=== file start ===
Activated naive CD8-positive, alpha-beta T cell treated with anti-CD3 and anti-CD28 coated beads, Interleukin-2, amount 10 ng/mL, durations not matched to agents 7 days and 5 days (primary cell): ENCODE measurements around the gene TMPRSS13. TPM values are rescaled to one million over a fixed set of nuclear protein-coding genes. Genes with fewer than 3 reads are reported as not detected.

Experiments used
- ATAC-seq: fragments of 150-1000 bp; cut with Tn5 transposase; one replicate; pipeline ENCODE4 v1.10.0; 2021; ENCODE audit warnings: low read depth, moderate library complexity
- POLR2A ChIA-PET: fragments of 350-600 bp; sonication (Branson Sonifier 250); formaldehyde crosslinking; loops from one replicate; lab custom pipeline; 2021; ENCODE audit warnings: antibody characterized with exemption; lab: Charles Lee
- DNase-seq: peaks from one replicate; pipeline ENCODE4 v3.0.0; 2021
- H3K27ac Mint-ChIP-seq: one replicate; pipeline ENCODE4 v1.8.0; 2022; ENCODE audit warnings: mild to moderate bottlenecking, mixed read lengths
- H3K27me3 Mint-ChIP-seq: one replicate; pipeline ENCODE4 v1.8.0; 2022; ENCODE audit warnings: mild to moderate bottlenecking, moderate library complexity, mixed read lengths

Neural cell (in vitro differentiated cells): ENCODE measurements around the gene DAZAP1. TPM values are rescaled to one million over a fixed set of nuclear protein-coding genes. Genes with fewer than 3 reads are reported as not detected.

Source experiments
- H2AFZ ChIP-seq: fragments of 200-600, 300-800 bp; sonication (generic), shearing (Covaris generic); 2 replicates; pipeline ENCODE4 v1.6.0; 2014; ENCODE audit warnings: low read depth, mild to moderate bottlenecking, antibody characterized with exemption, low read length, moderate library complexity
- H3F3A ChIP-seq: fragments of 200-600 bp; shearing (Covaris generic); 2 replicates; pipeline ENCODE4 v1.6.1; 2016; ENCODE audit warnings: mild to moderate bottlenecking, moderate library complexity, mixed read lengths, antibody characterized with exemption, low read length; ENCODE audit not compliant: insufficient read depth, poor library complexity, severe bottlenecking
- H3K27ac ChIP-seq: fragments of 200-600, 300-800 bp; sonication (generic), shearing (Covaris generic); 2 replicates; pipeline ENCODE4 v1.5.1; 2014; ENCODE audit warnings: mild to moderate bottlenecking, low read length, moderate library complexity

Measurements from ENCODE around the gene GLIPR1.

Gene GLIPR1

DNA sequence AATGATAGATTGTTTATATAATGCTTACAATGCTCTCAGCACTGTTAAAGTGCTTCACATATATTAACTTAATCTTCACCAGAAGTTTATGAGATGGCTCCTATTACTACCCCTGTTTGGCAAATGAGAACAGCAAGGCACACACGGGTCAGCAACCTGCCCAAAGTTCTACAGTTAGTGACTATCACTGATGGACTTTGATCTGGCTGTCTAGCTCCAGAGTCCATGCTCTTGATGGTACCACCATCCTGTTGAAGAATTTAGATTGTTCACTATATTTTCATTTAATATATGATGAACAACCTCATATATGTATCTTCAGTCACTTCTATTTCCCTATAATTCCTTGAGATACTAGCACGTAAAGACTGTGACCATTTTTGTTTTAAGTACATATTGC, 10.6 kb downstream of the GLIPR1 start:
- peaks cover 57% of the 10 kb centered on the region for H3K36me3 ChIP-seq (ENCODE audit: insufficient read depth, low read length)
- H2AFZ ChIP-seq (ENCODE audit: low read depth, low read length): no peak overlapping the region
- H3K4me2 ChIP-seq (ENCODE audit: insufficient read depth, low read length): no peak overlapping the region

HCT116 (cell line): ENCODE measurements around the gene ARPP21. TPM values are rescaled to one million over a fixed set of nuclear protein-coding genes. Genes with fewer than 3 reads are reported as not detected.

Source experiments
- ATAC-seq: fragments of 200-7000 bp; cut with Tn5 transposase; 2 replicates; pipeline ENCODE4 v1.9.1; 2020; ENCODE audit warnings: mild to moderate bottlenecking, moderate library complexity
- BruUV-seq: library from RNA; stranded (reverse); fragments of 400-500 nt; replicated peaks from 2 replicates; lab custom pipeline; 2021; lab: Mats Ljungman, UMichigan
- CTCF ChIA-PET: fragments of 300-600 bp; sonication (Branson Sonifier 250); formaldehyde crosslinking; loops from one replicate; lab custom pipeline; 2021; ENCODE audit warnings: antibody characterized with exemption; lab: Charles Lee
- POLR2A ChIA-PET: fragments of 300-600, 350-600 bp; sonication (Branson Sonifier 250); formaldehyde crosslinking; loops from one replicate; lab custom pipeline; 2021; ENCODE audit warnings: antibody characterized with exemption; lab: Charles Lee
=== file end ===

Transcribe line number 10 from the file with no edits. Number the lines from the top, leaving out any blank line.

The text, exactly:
- H2AFZ ChIP-seq: fragments of 200-600, 300-800 bp; sonication (generic), shearing (Covaris generic); 2 replicates; pipeline ENCODE4 v1.6.0; 2014; ENCODE audit warnings: low read depth, mild to moderate bottlenecking, antibody characterized with exemption, low read length, moderate library complexity